drag and drop wallpaper

In this new post, I show how to implement drag and drop with Blazor WebAssembly and Blazor Server. It’s common to find drag and drop interfaces in productivity tools, great examples of this is Azure DevOps. As well as being an intuitive interface for the user, it can definitely add a bit of “eye-candy” to an application.

As result of this post, I want to create a simple Kanban board like in the following screenshot.

Drag and drop with Blazor - Kanban board
Drag and drop with Blazor – Kanban board

Before that,

Before that, I look at a simple example with a bullet list.

Drag and drop with Blazor - Reorder list
Drag and drop with Blazor – Reorder list

And then a little bit complex example to play around with.

The source code of both projects is on GitHub.

Drag and drop API

The drag and drop API is part of the HTML5 spec and has been around for a long time now. The API defines a set of events and interfaces. We can use them to build a drag and drop interface.

Events

  • drag
    Fires when a dragged item (element or text selection) is dragged.
  • dragend
    Fires when a drag operation ends, such as releasing a mouse button or hitting the Esc key.
  • dragenter
    Fires when a dragged item enters a valid drop target.
  • dragexit
    Fires when an element is no longer the drag operation’s immediate selection target.
  • dragleave
    Fires when a dragged item leaves a valid drop target.
  • dragover
    Fires when a dragged item is being dragged over a valid drop target, every few hundred milliseconds.
  • dragstart
    Fires when the user starts dragging an item.
  • drop
    Fires when an item is dropped on a valid drop target.

Certain events will only fire once during a drag-and-drop interaction such as dragstart and dragend. However, others will fire repeatedly such as drag and dragover.

Interfaces

There are a few interfaces for drag and drop interactions but the key ones are the DragEvent interface and the DataTransfer interface.

The DragEvent interface is a DOM event which represents a drag and drop interaction. It contains a single property, dataTransfer, which is a DataTransfer object.

The DataTransfer interface has several properties and methods available. It contains information about the data being transferred by the interaction as well as methods to add or remove data from it.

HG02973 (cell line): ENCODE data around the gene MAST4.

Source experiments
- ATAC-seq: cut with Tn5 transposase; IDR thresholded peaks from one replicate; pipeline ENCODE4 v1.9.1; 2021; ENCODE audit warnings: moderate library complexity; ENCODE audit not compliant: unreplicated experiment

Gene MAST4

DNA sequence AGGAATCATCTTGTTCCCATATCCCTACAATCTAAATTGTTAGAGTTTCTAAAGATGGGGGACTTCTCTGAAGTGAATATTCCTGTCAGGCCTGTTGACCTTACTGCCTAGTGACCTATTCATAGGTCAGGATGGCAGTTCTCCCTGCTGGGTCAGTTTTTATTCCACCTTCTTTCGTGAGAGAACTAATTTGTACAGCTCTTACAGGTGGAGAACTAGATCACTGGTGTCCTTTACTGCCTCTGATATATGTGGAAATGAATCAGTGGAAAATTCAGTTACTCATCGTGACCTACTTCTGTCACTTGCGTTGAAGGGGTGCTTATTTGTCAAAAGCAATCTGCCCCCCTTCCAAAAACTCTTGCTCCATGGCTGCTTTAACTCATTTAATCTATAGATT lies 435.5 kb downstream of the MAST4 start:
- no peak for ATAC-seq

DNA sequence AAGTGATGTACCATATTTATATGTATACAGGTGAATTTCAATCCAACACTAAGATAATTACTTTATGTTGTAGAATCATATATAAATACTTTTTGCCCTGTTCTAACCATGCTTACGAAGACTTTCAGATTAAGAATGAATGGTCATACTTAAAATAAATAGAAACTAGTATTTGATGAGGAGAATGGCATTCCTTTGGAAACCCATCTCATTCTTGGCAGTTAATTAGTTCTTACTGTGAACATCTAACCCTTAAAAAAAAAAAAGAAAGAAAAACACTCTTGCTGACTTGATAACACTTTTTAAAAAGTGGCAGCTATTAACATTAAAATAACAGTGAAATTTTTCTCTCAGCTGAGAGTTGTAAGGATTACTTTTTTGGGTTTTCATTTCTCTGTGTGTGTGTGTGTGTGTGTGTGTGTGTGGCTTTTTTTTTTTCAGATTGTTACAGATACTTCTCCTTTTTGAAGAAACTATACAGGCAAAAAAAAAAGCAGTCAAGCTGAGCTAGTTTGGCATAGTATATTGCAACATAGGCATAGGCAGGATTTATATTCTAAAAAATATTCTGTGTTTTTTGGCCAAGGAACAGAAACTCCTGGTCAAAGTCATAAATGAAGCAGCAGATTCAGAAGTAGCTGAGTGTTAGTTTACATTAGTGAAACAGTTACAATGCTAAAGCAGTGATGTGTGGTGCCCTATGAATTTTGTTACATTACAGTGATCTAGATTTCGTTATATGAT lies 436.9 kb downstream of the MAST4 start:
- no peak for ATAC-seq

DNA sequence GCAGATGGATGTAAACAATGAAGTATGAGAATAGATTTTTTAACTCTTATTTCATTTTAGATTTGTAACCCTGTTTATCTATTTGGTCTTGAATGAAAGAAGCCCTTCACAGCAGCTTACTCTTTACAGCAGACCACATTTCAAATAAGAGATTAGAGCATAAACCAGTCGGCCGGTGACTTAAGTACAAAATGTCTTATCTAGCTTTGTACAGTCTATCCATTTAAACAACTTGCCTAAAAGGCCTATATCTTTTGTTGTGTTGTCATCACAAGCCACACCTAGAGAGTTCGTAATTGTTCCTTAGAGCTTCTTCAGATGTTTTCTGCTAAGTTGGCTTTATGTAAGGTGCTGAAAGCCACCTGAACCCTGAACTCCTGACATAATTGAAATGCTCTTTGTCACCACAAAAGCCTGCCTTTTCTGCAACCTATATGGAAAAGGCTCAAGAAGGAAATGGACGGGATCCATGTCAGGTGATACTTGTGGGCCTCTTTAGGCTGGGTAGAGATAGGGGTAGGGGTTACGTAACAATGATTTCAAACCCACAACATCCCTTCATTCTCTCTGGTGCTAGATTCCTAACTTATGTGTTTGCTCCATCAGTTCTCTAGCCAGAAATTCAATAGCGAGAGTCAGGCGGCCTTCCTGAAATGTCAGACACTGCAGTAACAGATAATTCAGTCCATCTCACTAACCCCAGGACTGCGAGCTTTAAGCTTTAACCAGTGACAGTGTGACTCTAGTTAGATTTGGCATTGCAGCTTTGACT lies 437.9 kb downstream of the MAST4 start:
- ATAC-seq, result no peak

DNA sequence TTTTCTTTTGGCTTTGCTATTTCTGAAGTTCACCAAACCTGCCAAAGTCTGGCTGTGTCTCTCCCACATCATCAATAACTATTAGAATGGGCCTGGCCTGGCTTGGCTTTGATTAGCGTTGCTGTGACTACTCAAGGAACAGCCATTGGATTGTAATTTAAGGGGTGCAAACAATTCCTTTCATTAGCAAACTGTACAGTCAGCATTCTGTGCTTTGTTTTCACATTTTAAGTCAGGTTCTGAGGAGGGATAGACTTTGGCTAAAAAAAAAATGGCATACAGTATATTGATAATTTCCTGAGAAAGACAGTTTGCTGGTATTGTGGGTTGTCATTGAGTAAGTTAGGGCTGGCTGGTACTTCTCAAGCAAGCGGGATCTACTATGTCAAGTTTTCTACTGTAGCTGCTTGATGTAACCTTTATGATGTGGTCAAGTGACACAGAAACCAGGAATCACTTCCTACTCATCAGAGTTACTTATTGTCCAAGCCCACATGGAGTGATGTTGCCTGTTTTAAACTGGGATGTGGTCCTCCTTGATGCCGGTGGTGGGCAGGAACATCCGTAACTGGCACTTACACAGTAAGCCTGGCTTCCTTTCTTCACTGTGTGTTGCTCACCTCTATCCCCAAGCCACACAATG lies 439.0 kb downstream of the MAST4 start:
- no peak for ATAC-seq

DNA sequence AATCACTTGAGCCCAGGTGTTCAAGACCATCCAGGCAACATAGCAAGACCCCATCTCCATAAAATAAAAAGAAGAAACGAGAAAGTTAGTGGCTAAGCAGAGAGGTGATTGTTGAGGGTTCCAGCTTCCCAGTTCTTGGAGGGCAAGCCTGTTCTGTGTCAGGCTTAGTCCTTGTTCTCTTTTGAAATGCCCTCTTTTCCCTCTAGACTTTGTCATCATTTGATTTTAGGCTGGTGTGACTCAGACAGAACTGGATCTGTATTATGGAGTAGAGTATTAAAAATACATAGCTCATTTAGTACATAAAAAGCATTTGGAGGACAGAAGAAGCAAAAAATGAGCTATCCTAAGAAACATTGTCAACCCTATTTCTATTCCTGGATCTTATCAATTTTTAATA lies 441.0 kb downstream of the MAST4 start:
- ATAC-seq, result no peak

Properties

  • dropEffect
    Gets the type of drag-and-drop operation currently selected or sets the operation to a new type. The value must be nonecopylink or move.
  • effectAllowed
    Provides all of the types of operations that are possible. Must be one of nonecopycopyLinkcopyMovelinklinkMovemoveall or uninitialized.
  • files
    Contains a list of all the local files available on the data transfer. If the drag operation doesn’t involve dragging files, this property is an empty list.
  • items
    Gives a DataTransferItemList object which is a list of all of the drag data.
  • types
    An array of strings giving the formats that were set in the dragstart event.

Methods

  • DataTransfer.clearData()
    Remove the data associated with a given type. The type argument is optional. If the type is empty or not specified, the data associated with all types is removed. If data for the specified type does not exist, or the data transfer contains no data, this method will have no effect.
  • DataTransfer.getData()
    Retrieves the data for a given type, or an empty string if data for that type does not exist or the data transfer contains no data.
  • DataTransfer.setData()
    Set the data for a given type. If data for the type does not exist, it is added at the end, such that the last item in the types list will be the new format. If data for the type already exists, the existing data is replaced in the same position.